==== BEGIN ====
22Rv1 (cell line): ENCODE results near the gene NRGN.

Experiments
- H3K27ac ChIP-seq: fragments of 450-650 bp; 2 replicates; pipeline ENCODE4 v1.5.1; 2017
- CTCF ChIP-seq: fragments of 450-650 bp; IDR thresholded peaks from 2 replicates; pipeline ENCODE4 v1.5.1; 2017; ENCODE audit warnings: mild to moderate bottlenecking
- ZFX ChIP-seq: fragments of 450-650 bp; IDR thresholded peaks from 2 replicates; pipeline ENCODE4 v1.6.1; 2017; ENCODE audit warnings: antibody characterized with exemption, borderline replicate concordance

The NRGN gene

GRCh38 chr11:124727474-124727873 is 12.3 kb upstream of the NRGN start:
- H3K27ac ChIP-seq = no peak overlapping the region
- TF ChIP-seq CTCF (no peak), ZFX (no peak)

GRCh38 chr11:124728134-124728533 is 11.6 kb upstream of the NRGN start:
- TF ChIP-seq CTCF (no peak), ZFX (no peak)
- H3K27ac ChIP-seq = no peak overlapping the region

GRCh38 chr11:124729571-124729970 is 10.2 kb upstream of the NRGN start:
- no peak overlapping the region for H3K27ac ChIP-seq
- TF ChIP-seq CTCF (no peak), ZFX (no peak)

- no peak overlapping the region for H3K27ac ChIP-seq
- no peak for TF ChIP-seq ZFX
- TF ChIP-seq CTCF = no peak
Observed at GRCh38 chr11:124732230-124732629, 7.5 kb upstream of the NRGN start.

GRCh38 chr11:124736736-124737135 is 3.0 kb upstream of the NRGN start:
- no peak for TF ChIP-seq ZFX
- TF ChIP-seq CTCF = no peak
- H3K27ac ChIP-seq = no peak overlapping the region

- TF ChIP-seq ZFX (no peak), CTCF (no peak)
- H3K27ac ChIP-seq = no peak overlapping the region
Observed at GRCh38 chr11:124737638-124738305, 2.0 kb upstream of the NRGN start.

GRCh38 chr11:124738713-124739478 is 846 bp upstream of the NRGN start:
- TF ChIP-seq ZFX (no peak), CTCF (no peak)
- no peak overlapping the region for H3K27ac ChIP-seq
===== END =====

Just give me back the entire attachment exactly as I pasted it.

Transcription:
22Rv1 (cell line): ENCODE results near the gene NRGN.

Experiments
- H3K27ac ChIP-seq: fragments of 450-650 bp; 2 replicates; pipeline ENCODE4 v1.5.1; 2017
- CTCF ChIP-seq: fragments of 450-650 bp; IDR thresholded peaks from 2 replicates; pipeline ENCODE4 v1.5.1; 2017; ENCODE audit warnings: mild to moderate bottlenecking
- ZFX ChIP-seq: fragments of 450-650 bp; IDR thresholded peaks from 2 replicates; pipeline ENCODE4 v1.6.1; 2017; ENCODE audit warnings: antibody characterized with exemption, borderline replicate concordance

The NRGN gene

GRCh38 chr11:124727474-124727873 is 12.3 kb upstream of the NRGN start:
- H3K27ac ChIP-seq = no peak overlapping the region
- TF ChIP-seq CTCF (no peak), ZFX (no peak)

GRCh38 chr11:124728134-124728533 is 11.6 kb upstream of the NRGN start:
- TF ChIP-seq CTCF (no peak), ZFX (no peak)
- H3K27ac ChIP-seq = no peak overlapping the region

GRCh38 chr11:124729571-124729970 is 10.2 kb upstream of the NRGN start:
- no peak overlapping the region for H3K27ac ChIP-seq
- TF ChIP-seq CTCF (no peak), ZFX (no peak)

- no peak overlapping the region for H3K27ac ChIP-seq
- no peak for TF ChIP-seq ZFX
- TF ChIP-seq CTCF = no peak
Observed at GRCh38 chr11:124732230-124732629, 7.5 kb upstream of the NRGN start.

GRCh38 chr11:124736736-124737135 is 3.0 kb upstream of the NRGN start:
- no peak for TF ChIP-seq ZFX
- TF ChIP-seq CTCF = no peak
- H3K27ac ChIP-seq = no peak overlapping the region

- TF ChIP-seq ZFX (no peak), CTCF (no peak)
- H3K27ac ChIP-seq = no peak overlapping the region
Observed at GRCh38 chr11:124737638-124738305, 2.0 kb upstream of the NRGN start.

GRCh38 chr11:124738713-124739478 is 846 bp upstream of the NRGN start:
- TF ChIP-seq ZFX (no peak), CTCF (no peak)
- no peak overlapping the region for H3K27ac ChIP-seq